The dynamic range (DR; defined as the range of exposure between saturation and 0 dB SNR) of recent High Dynamic Range (HDR) image sensors, can be extremely high: 120 dB or more. But the dynamic range of real imaging systems that include lenses is limited by veiling glare (susceptibility to flare light from reflections inside the lens), and hence rarely approaches this level. Standard veiling glare measurements, such as ISO 18844, made from charts with black cavities on white fields, yield numbers (expressed as a percentage of the pixel level in nearby light areas) that are much worse than expected for actual camera dynamic range. Camera dynamic range is typically measured from grayscale charts, and is strongly affected by veiling glare, which is a function of the lens, chart design, and the surrounding field. Many HDR systems employ tone mapping— which enables HDR scenes to be rendered in displays with limited dynamic range by compressing (flattening) tones over large areas while attempting to maintain local contrast in small areas. Measurements of tone-mapped images from standard grayscale charts often show low contrast over a wide tonal range, and give no indication of local contrast, which is especially important for the automotive and security industries, where lighting is uncontrolled and the visibility of low contrast features in shadow regions is critical. We discuss the interaction between veiling glare and dynamic range measurements and we propose a new transmissive test chart and dynamic range definition that directly indicates the visibility of low contrast features over a wide range of scene brightness.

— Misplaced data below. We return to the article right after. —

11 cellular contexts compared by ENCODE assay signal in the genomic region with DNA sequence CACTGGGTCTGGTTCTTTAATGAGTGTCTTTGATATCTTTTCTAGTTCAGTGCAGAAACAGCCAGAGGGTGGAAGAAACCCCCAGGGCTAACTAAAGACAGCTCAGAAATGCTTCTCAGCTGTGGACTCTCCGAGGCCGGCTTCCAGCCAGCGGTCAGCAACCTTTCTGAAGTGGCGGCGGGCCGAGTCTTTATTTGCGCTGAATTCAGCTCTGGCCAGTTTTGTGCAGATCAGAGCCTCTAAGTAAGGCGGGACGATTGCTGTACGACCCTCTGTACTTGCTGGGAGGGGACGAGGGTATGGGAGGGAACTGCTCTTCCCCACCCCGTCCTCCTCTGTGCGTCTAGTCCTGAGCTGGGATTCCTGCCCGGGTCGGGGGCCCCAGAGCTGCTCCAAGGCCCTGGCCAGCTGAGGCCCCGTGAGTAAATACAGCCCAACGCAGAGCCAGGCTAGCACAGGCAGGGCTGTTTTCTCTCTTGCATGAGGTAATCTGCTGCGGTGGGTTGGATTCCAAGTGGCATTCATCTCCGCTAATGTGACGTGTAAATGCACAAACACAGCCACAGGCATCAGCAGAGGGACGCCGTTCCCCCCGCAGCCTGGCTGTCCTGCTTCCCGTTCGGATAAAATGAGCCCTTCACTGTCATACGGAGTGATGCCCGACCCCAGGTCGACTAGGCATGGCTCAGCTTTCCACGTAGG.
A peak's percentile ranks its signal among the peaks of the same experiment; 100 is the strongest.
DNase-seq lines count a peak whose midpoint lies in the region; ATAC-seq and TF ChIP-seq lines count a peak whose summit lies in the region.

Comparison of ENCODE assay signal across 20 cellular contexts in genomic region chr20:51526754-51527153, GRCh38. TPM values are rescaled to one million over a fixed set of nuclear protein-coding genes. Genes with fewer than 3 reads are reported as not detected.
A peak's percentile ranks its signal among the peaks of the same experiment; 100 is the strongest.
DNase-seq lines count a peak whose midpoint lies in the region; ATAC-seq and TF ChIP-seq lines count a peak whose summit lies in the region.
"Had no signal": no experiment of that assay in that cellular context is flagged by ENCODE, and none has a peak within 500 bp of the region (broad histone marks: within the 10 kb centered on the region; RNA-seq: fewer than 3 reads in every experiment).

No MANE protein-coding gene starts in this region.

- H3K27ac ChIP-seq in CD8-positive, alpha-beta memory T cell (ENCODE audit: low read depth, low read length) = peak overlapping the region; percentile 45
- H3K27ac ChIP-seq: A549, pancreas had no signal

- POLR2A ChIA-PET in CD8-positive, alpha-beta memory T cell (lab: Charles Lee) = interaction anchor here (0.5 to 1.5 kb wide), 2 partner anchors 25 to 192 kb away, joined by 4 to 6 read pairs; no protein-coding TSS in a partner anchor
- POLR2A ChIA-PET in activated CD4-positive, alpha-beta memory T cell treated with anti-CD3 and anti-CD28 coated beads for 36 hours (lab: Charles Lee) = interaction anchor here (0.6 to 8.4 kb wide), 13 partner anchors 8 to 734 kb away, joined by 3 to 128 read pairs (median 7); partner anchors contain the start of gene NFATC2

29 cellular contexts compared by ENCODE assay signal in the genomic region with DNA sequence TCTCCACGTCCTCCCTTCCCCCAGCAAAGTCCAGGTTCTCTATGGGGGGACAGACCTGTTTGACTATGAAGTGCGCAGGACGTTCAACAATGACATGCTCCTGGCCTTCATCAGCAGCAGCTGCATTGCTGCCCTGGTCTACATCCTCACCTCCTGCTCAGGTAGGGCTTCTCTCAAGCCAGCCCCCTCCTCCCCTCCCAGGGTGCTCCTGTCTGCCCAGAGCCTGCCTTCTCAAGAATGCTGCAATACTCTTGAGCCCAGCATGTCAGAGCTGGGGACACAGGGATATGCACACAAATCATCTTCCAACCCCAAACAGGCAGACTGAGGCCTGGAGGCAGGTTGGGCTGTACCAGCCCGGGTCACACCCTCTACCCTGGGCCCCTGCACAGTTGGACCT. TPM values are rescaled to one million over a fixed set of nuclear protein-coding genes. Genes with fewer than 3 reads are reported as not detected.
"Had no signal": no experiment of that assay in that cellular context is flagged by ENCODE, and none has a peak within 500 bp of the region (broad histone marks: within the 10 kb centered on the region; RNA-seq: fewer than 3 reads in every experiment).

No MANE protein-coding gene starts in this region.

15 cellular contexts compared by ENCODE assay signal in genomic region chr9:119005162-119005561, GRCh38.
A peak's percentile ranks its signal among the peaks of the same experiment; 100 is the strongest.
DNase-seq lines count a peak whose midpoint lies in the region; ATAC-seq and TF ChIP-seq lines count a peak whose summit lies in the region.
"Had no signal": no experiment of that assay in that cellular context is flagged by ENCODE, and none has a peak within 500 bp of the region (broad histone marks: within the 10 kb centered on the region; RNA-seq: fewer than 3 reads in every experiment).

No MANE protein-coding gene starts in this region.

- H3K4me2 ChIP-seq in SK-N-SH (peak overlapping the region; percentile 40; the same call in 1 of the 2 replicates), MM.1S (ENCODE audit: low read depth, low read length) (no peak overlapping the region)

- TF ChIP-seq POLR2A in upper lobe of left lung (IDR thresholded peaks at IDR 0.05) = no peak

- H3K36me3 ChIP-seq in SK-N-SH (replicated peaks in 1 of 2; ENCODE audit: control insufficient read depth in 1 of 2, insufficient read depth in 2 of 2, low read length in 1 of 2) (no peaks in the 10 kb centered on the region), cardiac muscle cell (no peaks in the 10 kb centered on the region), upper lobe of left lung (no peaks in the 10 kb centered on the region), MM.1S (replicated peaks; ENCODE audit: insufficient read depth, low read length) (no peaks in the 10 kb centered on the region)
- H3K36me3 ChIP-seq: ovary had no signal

Norman Koren, "Measuring the impact of flare light on Dynamic Range" in Proc. IS&T Int’l. Symp. on Electronic Imaging: Image Quality and System Performance XV, 2018, pp 169-1 - 169-6, https://doi.org/10.2352/ISSN.2470-1173.2018.12.IQSP-169